As discussed in the comment section, we believe that the problem comes with a typo and the correct matrix is $$\mathbf{A}=\begin{bmatrix} a_1^2+1&a_1a_2+1&a_1a_3+1&\cdots&a_1a_n+1\\ a_2a_1+1&a_2^2+1&a_2a_3+1&\cdots&a_2a_n+1\\ a_3a_1+1&a_3a_2+1&a_3^2+1&\cdots&a_3a_n+1\\ \vdots&\vdots&\vdots&\ddots&\vdots\\ a_na_1+1&a_na_2+1&a_na_3+1&\cdots&a_n^2+1 \end{bmatrix}=\boldsymbol{1}\,\boldsymbol{1}^\top+\boldsymbol{a}\,\boldsymbol{a}^\top\,,$$ where $\boldsymbol{1}:=(\underbrace{1,1,1,\ldots,1}_{n\text{ ones}})$ and $\boldsymbol{a}:=(a_1,a_2,a_3,\ldots,a_n)$. I shall provide a generalization below. From this generalization, we conclude that the eigenvalues of this matrix are $n,\sum\limits_{k=1}^n\,a_k^2,\underbrace{0,0,\ldots,0}_{n-2\text{ zeros}}$.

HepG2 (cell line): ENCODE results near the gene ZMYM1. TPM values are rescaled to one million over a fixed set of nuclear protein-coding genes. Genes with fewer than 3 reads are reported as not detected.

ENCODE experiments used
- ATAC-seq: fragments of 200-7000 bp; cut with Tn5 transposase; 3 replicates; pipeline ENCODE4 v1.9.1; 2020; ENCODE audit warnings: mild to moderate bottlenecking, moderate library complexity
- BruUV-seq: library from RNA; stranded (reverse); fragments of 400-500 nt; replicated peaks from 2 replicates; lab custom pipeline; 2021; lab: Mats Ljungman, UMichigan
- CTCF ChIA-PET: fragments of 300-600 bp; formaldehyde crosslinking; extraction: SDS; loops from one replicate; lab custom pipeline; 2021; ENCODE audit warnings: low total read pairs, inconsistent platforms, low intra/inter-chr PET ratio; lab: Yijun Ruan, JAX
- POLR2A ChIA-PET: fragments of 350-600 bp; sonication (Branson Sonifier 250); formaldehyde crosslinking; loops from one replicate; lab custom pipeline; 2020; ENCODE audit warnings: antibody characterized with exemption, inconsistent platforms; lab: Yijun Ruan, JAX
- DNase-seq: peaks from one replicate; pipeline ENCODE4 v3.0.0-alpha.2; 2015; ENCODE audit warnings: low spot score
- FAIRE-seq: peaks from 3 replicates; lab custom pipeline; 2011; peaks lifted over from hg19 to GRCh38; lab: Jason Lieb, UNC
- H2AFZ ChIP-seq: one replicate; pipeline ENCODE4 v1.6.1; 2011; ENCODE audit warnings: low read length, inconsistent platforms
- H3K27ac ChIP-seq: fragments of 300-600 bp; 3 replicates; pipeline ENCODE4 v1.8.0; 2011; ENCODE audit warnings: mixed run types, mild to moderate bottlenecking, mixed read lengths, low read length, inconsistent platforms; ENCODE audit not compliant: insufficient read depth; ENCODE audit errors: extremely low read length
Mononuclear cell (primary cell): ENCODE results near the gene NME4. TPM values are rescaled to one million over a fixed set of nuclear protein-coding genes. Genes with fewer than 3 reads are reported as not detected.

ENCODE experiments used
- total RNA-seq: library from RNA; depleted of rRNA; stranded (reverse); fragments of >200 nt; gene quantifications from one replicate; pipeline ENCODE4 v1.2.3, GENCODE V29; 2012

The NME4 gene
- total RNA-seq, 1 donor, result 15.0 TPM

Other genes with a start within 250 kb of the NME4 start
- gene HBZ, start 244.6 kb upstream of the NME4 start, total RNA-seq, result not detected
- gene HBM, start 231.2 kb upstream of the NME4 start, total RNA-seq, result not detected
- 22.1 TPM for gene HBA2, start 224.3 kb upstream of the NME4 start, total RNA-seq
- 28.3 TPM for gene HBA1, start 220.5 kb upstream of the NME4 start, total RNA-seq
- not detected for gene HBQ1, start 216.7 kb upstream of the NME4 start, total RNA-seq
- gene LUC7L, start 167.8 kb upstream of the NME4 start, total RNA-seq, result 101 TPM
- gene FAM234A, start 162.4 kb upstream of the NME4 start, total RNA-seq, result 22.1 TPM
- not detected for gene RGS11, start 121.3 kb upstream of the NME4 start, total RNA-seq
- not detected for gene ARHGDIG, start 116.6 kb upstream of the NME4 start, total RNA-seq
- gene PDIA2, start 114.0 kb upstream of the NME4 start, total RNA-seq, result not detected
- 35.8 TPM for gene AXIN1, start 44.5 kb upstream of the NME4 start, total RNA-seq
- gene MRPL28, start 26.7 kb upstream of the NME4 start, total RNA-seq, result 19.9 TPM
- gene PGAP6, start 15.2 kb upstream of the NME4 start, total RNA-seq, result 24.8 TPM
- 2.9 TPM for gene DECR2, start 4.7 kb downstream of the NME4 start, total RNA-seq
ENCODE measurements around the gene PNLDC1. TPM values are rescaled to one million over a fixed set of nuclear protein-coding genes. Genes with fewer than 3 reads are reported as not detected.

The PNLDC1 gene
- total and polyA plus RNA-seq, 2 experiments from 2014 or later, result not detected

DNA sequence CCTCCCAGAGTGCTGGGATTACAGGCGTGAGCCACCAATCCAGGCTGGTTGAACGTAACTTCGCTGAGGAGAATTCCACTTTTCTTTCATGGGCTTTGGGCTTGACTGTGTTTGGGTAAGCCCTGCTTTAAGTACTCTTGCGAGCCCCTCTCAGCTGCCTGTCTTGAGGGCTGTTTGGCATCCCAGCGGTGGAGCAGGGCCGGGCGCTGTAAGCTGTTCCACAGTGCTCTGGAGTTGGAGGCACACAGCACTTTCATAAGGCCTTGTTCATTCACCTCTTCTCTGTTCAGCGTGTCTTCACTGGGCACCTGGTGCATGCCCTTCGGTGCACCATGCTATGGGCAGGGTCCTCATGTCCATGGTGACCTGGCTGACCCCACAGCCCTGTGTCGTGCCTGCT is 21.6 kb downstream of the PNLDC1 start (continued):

If $\boldsymbol{a}$ is nonzero, then respective eigenvectors are $\boldsymbol{1},\boldsymbol{a},\boldsymbol{b}_1,\boldsymbol{b}_2,\ldots,\boldsymbol{b}_{n-2}$, where $\boldsymbol{b}_1,\boldsymbol{b}_2,\ldots,\boldsymbol{b}_{n-2}$ are any $n-2$ linearly independent vectors orthogonal (in the usual sense) to both $\boldsymbol{1}$ and $\boldsymbol{a}$ (they exist since the map $\boldsymbol{\varphi}:\mathbb{R}^n\to\mathbb{R}^2$ sending $\boldsymbol{c}\in\mathbb{R}^n$ to $\big(\langle\boldsymbol{c},\boldsymbol{1}\rangle,\langle\boldsymbol{c},\boldsymbol{a}\rangle\big)\in\mathbb{R}^2$ is a linear map of rank $2$, where $\langle\_,\_\rangle$ is the usual inner product on $\mathbb{R}^n$). If $\boldsymbol{a}$ is the zero vector, then there are $n-1$ linearly independent vectors $\boldsymbol{b}_1,\boldsymbol{b}_2,\ldots,\boldsymbol{b}_{n-1}$ orthogonal to $\boldsymbol{1}$, and respective eigenvectors are then $\boldsymbol{1},\boldsymbol{b}_1,\boldsymbol{b}_2,\ldots,\boldsymbol{b}_{n-1}$.